Stream-Ripper Operator Rejects Record Labels’ Piracy ‘Hysteria’ in Court
Last year, a group of prominent record labels filed a piracy lawsuit against the Russian operator of YouTube-ripping sites FLVTO.biz and 2conv.com.
The labels hoped to shut the sites down, but this effort backfired.
In January, US District Court Judge Claude M. Hilton dismissed the case due to a lack of jurisdiction. The Virginia Court carefully reviewed how the sites operate and found no evidence that they purposefully targeted either Virginia or the United States.
The sites are not seen as highly interactive and their interaction with users could not be classified as commercial, the Court concluded. Since the site owner didn’t purposefully target Virginia, the Court ruled that it doesn’t have jurisdiction over the operator.
The record labels didn’t agree with this conclusion and took the case to the Fourth Circuit appeals court. If the verdict stands, the companies believe that Internet pirates will have “carte blanche” to facilitate copyright infringement, as they would be untouchable by U.S. courts.
The labels’ appeal attracted support from other major copyright holders. Through amicus briefs, Hollywood’s MPAA, The Association of American Publishers, and the Copyright Alliance, all argued that the verdict should be overturned.
This week, the Russian operator, Tofig Kurbanov, submitted his answering brief. Through his legal team, he informs the Court that the District Court was right to dismiss the case. He has never been to the U.S. and managed the sites entirely and exclusively from Russia.
Aside from going into detail on all the legal elements of the jurisdiction issue, the response also hits back at the massive piracy claims and “xenophobia-tinged” allegations from the record labels and other rightsholders.
“Cognizant perhaps of the complete absence of a Constitutional basis for the
assertion of personal jurisdiction over Kurbanov, Plaintiffs and their amici seek to make up for this omission with a combination of xenophobia-tinged allegations and ‘the sky is falling’ arguments,” the response reads.
The scope of the alleged infringing activity should not mean that the Court can ignore Constitutional limitations, the defense argues. According to the site operator, it should also be noted that the same rightsholders have a history of targeting new technology.
“Plaintiffs and their amici have consistently opposed virtually every technological advance from the 1970s forward including the advent of cassette tapes, compact discs, digital audio tapes, and MP3s.
“In each instance, Plaintiffs and their amici’s cries that the sky was falling
were either misplaced or entirely made-up,” the defense adds.
The Russian site operator continues that the rightsholders’ “hysteria” is ultimately irrelevant. The appeal is about whether or not the Court has jurisdiction over the matter. According to the defense, it’s clear that it hasn’t.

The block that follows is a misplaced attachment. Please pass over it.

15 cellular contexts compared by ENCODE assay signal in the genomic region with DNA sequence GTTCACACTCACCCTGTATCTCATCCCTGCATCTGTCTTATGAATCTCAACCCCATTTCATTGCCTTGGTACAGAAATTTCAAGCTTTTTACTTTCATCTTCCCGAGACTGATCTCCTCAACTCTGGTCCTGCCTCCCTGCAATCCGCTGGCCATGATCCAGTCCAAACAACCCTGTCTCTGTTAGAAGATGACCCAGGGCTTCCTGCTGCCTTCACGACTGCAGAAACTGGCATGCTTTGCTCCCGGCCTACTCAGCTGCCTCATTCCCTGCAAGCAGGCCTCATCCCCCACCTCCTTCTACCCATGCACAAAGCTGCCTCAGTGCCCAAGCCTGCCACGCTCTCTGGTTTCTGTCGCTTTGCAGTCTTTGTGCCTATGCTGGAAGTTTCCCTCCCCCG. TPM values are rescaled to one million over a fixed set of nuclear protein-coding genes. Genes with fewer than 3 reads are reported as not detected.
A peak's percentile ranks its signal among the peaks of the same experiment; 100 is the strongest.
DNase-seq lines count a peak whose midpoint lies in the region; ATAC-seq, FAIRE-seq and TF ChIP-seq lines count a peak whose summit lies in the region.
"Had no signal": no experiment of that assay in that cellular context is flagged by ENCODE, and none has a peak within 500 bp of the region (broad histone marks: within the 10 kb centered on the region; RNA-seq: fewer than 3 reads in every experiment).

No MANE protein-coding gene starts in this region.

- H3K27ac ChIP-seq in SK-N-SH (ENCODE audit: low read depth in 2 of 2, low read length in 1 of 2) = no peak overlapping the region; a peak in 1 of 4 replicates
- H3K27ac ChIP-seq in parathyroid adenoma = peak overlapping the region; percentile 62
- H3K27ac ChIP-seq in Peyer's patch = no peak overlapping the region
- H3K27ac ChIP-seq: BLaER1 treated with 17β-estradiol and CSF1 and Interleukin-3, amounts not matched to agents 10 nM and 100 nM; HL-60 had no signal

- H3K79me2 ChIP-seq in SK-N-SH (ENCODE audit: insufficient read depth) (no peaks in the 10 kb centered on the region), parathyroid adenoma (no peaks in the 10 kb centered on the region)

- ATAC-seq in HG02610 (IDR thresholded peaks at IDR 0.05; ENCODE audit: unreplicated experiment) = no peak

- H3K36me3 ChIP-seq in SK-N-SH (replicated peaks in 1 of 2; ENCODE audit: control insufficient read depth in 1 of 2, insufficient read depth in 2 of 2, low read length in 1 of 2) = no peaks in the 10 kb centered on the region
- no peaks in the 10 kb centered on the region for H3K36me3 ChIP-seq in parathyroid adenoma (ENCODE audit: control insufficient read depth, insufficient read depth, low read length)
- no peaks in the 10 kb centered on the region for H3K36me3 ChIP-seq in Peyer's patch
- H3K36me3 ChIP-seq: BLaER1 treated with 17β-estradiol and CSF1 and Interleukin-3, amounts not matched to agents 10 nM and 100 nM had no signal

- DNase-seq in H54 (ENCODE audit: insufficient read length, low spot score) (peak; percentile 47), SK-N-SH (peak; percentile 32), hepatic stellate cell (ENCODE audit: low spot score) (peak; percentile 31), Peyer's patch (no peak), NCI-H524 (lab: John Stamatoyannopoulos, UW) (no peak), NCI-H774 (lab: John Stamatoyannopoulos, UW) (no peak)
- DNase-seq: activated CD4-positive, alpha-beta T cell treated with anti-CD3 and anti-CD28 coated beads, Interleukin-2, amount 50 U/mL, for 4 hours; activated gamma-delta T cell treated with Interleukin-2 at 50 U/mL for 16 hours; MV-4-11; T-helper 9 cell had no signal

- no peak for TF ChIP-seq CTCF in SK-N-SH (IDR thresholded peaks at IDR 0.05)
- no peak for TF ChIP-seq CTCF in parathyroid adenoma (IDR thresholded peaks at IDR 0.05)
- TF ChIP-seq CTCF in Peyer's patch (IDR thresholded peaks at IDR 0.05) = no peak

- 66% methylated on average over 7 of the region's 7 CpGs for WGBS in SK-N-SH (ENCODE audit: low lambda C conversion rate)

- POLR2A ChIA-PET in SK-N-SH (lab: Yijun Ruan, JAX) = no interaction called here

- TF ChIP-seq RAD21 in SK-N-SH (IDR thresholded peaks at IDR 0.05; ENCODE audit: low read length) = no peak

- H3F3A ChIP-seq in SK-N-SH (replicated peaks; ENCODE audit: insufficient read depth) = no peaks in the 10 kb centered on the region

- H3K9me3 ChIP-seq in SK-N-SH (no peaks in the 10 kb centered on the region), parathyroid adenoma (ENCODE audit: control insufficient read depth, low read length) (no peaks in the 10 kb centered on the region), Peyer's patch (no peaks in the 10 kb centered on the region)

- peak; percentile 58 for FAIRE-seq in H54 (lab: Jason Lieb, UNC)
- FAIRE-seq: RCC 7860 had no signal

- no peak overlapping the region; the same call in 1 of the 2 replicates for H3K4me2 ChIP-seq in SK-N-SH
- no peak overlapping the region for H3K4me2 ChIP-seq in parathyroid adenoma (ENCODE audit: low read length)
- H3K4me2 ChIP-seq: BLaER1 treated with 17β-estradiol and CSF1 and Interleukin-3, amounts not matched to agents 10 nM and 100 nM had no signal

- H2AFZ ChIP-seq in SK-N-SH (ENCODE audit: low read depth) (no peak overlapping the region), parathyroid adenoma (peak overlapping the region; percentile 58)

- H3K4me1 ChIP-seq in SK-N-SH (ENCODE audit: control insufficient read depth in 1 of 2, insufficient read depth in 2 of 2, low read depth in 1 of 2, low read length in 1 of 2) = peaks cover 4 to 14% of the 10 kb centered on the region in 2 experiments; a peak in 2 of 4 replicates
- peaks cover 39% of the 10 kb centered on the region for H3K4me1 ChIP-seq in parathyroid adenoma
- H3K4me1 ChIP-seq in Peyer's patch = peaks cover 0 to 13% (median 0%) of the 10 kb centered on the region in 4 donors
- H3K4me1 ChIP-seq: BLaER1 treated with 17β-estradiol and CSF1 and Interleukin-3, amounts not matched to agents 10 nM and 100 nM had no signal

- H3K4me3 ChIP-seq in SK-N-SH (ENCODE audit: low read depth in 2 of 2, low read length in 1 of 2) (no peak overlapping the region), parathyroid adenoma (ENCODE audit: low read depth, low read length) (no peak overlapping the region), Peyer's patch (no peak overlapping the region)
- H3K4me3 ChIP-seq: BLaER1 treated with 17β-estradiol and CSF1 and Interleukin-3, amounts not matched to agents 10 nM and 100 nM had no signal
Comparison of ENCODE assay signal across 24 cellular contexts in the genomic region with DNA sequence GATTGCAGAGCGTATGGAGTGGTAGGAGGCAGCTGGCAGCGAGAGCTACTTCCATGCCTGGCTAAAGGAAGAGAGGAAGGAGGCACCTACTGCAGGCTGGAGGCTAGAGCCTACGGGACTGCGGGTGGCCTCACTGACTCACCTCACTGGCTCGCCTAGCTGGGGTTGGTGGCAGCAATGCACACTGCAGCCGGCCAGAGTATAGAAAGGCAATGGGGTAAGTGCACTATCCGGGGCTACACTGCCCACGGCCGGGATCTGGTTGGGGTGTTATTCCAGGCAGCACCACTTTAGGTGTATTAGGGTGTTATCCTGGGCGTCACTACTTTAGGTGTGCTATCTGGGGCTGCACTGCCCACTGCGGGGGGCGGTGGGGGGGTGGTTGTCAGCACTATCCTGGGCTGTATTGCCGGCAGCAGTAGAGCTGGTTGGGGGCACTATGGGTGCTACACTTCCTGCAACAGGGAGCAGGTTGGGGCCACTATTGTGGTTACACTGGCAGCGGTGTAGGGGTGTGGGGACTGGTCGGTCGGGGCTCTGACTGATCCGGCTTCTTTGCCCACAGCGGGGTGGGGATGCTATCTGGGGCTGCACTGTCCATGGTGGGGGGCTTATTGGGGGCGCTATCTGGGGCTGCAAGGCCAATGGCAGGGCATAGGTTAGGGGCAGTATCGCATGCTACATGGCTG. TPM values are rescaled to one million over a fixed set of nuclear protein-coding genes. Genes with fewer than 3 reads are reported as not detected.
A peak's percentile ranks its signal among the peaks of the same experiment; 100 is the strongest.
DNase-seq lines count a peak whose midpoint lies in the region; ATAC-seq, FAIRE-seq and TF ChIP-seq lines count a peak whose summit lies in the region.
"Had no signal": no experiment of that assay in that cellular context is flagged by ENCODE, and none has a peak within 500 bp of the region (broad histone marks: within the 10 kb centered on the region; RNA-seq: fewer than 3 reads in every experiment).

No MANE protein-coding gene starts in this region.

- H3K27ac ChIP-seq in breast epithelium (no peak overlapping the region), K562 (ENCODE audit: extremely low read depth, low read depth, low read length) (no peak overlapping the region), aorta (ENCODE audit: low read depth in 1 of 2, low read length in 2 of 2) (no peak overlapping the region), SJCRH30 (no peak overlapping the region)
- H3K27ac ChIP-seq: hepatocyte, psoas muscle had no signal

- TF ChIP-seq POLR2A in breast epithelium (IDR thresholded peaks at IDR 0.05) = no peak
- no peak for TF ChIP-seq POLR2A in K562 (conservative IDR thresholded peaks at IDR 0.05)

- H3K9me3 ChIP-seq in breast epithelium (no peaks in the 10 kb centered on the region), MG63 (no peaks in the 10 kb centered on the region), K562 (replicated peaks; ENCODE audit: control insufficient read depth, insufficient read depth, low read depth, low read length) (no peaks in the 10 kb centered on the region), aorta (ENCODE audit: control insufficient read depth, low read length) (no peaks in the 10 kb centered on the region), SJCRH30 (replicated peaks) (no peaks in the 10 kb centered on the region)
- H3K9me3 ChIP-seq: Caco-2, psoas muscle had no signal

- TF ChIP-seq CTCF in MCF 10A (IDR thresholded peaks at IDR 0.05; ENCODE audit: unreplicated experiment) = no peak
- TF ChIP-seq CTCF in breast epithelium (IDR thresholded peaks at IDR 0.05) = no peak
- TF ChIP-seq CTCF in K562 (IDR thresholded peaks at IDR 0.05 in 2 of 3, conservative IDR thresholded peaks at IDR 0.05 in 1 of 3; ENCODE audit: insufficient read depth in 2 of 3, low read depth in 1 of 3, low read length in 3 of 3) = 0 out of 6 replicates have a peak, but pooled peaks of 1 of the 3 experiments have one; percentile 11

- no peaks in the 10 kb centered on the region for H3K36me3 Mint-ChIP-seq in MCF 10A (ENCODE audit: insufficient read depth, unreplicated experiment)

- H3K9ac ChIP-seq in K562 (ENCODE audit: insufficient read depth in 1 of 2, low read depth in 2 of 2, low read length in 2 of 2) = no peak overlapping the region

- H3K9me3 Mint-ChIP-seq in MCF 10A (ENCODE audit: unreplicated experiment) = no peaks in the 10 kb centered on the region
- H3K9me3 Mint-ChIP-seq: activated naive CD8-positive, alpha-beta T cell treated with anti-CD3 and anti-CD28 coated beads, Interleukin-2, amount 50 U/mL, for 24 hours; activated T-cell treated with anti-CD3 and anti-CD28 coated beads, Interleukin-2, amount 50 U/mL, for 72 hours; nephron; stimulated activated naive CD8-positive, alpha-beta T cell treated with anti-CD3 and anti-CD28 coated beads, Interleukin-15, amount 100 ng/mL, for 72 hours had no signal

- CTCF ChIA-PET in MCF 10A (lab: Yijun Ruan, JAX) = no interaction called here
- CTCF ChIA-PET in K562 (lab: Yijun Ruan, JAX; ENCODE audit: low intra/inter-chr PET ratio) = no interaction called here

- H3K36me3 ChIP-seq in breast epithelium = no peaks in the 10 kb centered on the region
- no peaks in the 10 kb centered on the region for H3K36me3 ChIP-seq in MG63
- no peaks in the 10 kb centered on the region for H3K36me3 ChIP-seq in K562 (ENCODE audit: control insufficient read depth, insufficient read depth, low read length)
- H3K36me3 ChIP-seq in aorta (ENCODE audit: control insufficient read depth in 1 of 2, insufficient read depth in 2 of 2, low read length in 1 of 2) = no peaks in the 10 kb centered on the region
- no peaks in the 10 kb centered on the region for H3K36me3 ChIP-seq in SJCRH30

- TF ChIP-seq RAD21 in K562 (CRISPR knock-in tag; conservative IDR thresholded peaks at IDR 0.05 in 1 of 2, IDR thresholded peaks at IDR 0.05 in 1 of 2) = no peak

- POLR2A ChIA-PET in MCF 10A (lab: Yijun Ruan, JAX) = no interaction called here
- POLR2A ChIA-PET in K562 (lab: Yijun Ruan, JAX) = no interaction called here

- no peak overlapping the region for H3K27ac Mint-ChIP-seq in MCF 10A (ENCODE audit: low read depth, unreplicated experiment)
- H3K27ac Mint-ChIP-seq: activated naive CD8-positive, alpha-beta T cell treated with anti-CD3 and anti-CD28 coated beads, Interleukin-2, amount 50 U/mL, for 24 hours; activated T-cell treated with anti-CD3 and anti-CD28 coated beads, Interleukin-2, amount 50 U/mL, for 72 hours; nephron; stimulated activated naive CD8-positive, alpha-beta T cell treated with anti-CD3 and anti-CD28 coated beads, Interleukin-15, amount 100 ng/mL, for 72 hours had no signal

The record labels placed a lot of emphasis on the site’s advertisements in their appeal brief. For example, they argued that the stream-ripping sites used geolocation-based advertisements to target specific locations, including the United States and Virginia.
The defense counters this by stressing that all of the advertising activities were outsourced to third party companies, which make it irrelevant.
“Plaintiffs’ attempts to tie personal jurisdiction to the geolocation of ads on
the Websites is misplaced, where any such geolocation is accomplished solely by third-party advertising brokers,” the defense writes.
The labels also argued that because the sites are generating revenue from US visitors, there is a “commercial” relationship so the Court has jurisdiction. This ‘free’ advertising model is widely used by other companies such as Facebook, ESPN, CNN, they argued.
In its response, the defense doesn’t dispute that these other sites use advertising. However, it uses that argument to its advantage while noting that Facebook, ESPN, CNN are not automatically subject to any and all jurisdictions in the world.
While it is true that the stream-ripping sites are available in the US, that’s certainly not their most popular user base. For FLVTO.biz, more than 90% of the visitors come from other countries, and for 2conv.com this number is more than 94%, the defense informs the Appeals Court.
It is worth noting that the current issue is not about whether or not the stream-rippers are copyright-infringing in any way. The question that has to be answered first is whether a U.S. court has jurisdiction over the Russian operator of the sites.
Many of the arguments that both sides presented are similar to those put before the District Court earlier. The record labels and other rightsholders hope that the earlier dismissal will be overturned, while Kurbanov and other site owners prefer to keep it in place.
A copy of the full answering brief of defendant-appellee Tofig Kurbanov is available here (pdf).